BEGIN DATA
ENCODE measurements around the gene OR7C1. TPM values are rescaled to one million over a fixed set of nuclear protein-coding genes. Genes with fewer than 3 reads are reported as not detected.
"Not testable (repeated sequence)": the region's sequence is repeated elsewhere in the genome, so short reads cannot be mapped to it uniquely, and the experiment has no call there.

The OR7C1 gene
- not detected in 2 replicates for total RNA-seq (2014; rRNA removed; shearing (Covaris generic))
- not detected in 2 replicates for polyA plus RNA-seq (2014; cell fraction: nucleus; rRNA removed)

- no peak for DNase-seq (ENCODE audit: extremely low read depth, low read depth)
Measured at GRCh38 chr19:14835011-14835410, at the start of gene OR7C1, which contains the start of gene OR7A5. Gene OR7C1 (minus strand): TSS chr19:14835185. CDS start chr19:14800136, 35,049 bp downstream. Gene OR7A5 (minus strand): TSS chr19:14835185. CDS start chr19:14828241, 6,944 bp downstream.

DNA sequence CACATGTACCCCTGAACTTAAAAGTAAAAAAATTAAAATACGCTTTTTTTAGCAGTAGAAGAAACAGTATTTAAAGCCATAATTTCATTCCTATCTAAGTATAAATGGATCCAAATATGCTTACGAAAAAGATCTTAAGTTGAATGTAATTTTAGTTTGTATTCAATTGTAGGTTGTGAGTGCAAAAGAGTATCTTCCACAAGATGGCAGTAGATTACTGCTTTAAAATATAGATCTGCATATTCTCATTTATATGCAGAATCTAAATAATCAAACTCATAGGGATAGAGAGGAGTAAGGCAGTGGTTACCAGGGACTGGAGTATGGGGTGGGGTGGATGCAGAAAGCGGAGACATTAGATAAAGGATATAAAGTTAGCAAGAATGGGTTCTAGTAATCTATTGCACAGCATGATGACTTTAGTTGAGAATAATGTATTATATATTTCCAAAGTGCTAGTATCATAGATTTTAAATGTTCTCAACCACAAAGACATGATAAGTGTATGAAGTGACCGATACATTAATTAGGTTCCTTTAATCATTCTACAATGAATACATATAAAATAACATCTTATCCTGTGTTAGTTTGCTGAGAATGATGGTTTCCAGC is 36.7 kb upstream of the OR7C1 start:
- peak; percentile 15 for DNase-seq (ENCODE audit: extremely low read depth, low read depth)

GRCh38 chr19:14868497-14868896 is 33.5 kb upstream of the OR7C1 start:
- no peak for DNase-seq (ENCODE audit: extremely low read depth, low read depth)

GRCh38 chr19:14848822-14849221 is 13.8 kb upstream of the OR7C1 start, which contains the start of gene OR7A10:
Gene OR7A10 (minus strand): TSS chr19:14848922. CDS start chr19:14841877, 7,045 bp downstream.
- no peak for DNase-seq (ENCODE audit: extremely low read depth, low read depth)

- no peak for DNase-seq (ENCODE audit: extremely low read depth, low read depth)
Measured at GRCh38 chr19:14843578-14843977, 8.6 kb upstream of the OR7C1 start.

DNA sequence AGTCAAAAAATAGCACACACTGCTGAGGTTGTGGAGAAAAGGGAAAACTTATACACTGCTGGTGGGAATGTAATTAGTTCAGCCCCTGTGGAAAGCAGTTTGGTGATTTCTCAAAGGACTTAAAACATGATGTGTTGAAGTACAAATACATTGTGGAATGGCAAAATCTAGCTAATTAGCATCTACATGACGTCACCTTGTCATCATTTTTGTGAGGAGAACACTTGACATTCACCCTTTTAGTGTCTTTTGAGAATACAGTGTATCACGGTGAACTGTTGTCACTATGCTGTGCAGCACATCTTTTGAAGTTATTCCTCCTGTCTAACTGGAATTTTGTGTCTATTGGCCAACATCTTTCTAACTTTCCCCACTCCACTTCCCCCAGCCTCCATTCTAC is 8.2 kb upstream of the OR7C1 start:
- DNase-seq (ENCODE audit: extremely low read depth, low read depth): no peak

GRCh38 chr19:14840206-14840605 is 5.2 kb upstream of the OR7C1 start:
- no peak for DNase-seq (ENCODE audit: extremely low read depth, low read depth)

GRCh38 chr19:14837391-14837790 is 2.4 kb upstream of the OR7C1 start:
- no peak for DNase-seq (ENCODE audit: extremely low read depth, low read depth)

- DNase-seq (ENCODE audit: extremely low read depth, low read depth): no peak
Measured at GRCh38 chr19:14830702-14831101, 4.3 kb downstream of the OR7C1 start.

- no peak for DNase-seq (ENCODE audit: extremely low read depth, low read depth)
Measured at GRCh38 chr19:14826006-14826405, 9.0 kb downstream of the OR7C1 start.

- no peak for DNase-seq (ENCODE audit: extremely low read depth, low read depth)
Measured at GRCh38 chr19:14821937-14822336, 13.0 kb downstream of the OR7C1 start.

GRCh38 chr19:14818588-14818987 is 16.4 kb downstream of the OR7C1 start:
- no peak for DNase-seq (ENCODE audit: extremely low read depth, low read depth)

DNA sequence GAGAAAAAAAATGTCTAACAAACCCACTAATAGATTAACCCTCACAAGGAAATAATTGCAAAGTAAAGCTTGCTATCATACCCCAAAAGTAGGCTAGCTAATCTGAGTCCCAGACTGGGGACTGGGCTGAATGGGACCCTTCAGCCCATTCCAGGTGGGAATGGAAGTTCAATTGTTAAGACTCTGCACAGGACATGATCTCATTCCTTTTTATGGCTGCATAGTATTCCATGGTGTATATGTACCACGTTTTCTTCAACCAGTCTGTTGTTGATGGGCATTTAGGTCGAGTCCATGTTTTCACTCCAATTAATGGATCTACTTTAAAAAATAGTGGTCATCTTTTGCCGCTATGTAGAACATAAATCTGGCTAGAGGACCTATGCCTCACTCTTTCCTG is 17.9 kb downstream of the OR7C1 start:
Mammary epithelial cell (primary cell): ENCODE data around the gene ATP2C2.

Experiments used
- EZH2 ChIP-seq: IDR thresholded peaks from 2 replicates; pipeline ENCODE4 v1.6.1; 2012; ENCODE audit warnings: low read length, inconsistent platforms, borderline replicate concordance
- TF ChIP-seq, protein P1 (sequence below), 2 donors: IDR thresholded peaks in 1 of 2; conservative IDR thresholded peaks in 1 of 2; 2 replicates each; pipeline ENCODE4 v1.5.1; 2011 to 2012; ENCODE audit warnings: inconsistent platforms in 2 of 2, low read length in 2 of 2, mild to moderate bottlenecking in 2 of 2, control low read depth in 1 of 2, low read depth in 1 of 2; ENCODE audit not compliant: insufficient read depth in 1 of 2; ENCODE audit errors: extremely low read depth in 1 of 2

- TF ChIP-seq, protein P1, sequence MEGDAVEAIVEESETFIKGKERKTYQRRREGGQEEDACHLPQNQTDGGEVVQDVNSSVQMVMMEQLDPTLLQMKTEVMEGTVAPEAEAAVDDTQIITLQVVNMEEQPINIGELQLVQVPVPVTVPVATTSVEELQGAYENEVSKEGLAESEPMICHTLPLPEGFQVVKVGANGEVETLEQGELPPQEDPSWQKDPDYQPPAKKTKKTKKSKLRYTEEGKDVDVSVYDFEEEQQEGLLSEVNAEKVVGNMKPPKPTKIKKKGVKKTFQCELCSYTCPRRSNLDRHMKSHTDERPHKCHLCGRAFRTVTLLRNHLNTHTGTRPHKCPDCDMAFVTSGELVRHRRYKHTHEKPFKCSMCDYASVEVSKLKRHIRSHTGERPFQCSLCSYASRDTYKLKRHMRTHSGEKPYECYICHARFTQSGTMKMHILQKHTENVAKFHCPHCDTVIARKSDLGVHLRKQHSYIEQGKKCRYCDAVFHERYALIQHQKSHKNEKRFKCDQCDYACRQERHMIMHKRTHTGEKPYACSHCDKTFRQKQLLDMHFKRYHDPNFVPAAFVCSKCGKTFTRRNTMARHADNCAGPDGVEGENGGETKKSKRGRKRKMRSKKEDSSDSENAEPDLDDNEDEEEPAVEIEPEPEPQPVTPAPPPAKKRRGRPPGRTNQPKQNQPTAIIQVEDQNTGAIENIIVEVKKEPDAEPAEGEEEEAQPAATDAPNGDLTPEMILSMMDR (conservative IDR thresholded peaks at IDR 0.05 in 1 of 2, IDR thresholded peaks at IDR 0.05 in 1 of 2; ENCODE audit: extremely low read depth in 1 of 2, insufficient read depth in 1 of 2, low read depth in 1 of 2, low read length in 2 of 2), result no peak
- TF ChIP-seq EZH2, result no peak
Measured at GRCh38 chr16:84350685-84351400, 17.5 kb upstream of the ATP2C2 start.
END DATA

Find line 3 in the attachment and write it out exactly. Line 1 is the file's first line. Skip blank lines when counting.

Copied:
The OR7C1 gene